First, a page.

SportsEvents Magazine

JAN 2017

SportsEvents is edited for those who plan tournaments or other sports events.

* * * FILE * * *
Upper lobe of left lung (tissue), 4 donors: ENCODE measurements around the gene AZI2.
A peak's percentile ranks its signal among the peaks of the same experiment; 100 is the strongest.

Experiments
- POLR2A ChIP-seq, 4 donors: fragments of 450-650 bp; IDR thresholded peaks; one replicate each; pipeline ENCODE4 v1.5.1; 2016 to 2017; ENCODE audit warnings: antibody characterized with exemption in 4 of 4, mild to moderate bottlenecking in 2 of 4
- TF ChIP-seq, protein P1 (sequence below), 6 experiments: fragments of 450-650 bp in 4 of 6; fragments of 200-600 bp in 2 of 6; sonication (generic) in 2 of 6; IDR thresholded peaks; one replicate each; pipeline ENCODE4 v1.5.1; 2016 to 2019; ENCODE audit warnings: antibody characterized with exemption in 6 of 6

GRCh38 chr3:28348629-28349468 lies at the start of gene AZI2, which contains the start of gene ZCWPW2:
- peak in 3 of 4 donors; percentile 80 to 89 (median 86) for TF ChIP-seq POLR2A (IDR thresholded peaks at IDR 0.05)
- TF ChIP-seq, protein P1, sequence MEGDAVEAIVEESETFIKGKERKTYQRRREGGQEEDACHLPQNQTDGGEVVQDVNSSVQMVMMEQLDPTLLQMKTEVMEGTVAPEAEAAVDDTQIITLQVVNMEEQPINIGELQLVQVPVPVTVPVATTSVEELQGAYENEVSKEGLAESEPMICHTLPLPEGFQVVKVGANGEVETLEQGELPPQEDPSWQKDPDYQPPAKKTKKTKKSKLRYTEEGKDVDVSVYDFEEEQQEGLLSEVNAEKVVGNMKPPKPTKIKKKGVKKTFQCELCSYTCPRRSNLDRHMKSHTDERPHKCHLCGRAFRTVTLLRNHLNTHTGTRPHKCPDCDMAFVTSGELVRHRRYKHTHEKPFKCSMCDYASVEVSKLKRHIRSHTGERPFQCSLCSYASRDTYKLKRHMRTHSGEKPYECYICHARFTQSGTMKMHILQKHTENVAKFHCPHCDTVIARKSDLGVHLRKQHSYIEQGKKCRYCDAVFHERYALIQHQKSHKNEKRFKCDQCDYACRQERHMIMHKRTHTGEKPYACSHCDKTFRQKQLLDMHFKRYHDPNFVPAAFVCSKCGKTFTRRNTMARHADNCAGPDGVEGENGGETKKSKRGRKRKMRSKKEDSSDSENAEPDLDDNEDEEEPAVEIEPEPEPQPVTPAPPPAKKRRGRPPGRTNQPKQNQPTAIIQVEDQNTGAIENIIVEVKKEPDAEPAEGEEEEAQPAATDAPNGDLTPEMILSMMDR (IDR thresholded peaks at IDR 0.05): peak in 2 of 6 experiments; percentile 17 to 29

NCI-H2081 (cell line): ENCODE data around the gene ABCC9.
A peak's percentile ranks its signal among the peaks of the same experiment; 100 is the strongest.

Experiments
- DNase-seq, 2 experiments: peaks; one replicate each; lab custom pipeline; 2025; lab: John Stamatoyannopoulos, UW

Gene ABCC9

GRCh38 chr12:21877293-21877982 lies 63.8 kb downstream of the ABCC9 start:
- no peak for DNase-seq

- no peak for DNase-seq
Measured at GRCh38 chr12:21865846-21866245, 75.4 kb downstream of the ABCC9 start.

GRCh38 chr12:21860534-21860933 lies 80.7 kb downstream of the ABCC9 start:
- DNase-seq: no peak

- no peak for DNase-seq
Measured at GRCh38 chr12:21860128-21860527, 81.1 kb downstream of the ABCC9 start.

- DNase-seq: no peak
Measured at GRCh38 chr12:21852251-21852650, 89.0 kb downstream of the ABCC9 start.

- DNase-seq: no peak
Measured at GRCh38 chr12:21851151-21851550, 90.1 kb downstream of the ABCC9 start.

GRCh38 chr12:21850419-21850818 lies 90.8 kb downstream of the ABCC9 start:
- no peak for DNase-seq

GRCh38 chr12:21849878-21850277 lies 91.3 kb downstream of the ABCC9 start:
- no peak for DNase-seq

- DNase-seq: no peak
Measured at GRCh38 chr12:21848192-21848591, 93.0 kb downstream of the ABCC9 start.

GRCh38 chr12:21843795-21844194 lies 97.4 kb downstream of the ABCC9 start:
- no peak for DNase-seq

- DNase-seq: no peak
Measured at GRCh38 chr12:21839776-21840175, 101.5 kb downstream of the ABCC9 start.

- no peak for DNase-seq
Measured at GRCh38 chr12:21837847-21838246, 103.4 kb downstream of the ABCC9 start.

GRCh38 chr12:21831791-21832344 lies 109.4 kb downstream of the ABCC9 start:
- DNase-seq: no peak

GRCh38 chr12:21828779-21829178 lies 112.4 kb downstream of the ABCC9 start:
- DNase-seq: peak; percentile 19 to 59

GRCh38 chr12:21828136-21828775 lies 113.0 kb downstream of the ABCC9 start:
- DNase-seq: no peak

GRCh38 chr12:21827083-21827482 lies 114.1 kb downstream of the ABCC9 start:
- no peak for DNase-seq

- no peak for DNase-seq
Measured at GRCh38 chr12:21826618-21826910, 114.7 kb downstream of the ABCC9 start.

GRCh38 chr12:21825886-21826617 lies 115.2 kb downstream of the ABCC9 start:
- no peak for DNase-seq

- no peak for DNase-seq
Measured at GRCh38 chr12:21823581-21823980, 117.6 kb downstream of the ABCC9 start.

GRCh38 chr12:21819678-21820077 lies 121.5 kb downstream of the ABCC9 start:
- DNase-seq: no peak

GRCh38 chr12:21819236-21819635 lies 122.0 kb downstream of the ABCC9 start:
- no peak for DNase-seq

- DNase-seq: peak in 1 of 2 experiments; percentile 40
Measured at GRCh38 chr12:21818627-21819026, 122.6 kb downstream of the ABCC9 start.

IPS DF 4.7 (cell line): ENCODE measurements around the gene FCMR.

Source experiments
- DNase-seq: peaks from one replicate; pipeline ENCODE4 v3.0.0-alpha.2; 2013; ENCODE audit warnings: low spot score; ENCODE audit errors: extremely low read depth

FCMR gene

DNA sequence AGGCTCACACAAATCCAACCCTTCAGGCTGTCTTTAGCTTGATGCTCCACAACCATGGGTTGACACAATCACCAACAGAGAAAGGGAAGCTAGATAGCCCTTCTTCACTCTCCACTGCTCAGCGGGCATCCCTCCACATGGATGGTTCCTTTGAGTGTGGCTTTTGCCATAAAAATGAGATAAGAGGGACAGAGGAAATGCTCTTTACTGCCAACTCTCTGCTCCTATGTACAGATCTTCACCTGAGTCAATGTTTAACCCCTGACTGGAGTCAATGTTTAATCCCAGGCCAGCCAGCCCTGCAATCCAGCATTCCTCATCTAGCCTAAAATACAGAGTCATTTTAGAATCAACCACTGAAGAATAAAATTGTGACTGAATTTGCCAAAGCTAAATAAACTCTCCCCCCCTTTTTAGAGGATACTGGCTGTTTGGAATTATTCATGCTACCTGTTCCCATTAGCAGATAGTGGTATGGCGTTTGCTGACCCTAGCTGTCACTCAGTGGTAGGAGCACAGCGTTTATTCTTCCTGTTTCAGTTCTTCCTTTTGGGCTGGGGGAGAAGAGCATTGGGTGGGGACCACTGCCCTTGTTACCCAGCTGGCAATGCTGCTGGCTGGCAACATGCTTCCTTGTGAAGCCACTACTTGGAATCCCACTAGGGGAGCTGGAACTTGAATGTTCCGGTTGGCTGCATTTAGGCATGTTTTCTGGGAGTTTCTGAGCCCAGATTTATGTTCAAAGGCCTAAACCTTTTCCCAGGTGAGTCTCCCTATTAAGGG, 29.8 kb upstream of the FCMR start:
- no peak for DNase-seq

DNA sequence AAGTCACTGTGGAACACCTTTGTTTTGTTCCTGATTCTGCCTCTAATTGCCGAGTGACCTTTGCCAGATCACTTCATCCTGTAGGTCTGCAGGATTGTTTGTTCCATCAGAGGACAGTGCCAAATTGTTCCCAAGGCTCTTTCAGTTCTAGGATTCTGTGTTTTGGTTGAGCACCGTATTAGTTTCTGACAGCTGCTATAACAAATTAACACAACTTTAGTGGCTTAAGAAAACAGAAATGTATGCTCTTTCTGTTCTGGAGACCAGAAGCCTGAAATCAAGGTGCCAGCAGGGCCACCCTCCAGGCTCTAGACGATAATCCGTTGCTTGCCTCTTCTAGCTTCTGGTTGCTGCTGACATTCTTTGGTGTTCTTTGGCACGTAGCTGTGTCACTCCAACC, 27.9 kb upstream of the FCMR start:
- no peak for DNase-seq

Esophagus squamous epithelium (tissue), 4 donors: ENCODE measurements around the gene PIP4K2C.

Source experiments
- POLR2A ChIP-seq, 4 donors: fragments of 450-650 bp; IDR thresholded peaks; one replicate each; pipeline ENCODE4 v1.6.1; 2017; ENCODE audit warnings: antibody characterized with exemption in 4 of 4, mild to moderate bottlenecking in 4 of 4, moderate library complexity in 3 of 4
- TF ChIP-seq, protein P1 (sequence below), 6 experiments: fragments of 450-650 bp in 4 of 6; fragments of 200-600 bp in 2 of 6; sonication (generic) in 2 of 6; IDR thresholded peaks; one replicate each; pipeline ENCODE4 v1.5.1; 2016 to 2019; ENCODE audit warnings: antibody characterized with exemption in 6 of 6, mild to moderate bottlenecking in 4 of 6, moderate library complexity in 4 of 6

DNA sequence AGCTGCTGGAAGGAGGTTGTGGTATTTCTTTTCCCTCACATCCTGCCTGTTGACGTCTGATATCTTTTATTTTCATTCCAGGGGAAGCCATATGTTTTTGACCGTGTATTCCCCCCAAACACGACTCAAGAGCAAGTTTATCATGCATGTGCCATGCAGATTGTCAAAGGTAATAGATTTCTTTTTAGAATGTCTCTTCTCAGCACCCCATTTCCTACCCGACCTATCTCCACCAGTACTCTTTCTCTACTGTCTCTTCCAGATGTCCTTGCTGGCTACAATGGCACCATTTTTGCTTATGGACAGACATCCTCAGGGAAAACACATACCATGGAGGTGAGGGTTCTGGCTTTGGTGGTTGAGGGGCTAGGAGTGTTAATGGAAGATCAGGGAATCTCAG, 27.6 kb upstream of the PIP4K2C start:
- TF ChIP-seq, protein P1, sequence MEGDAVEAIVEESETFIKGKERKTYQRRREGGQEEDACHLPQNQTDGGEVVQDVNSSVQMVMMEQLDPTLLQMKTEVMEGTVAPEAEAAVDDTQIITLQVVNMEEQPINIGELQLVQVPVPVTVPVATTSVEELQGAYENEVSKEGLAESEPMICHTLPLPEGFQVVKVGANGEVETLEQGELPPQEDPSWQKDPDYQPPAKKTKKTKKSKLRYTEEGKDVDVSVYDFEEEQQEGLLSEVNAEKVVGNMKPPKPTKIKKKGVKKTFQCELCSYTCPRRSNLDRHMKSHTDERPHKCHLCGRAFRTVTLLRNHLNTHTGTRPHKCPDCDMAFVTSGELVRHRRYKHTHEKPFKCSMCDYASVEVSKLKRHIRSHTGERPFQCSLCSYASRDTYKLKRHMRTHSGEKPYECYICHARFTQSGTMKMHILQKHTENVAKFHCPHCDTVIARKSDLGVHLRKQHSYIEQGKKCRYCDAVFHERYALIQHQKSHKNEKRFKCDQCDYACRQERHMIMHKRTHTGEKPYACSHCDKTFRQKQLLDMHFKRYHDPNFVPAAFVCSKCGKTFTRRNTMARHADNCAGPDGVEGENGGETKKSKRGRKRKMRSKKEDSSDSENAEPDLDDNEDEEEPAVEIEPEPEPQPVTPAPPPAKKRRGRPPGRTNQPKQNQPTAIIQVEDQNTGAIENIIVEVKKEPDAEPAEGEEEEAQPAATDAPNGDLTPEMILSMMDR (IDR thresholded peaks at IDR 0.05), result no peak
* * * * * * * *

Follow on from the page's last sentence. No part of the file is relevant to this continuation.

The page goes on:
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January 2017 46 www.sportseventsmagazine.com t YOUTH Sports payments, performance, teams, manage- ment and communications, leagues and a platform for web and application building. The strengths of Blue Star Sports rest with its ability to streamline and centralize all operations, freeing up time for team manag- ers, coaches and event planners to focus on development. Sports Illustrated Play (SI) Play Time acquired three companies in 2015 — League Athletics, SportsSignup and iScore — that provided the foundation for Sports Illustrated (SI) Play, a suite of tools for player registration, scheduling, commu- nication and scorekeeping. Although the solution offers a robust registration system, WinterGreen Research's analysis found that the web site package is not as robust or easy to use as some competitors'. The SI Play Mobile App is included as a free offering within the greater league management platform. Sport Ngin A market-leading app, Sport Ngin con- nects coaches with families and provides functionality to address registration, tour- naments and leagues. The app is heavily weighted on administrative functions. Wide-Ranging Revenue Models Companies cashing in on the youth sports app market are taking a variety of approaches to their business operations, according to Eustis. "I was shocked at the variety of reve- nue models and that they are all thriving," Eustis said. "You don't usually see that in a market — so many revenue models and they all worked." For instance, Active Sports and Sports Ngin use a transaction-based model, taking a percentage off the top of each registra- tion. The organization pays a portion of the transaction fee to the credit card company and keeps a sizable fee as revenue. "They can generate quite a bit of revenue by just taking a little piece of each trans- action," Eustis said. "That's a little more painless than advertising or having them sell your data." In contrast, Blue Star Sports uses the software license model similar to legacy software vendors such as Microsoft or Or- acle. Prices for licenses range from $1,000 to several million dollars depending on the size and scope of the project. SI Play offers basic out-of-the-box features at no charge, such as mobile app registration, payment processing, automated scheduling and messaging. Customizable functionality and design options for youth sports packages can be purchased at an annual fee per registration. Eustis said the company plans to supplement its free offer- ing with advertising revenue. Another industry revenue model charges a flat fee per player registration, typically in the $2 range. n

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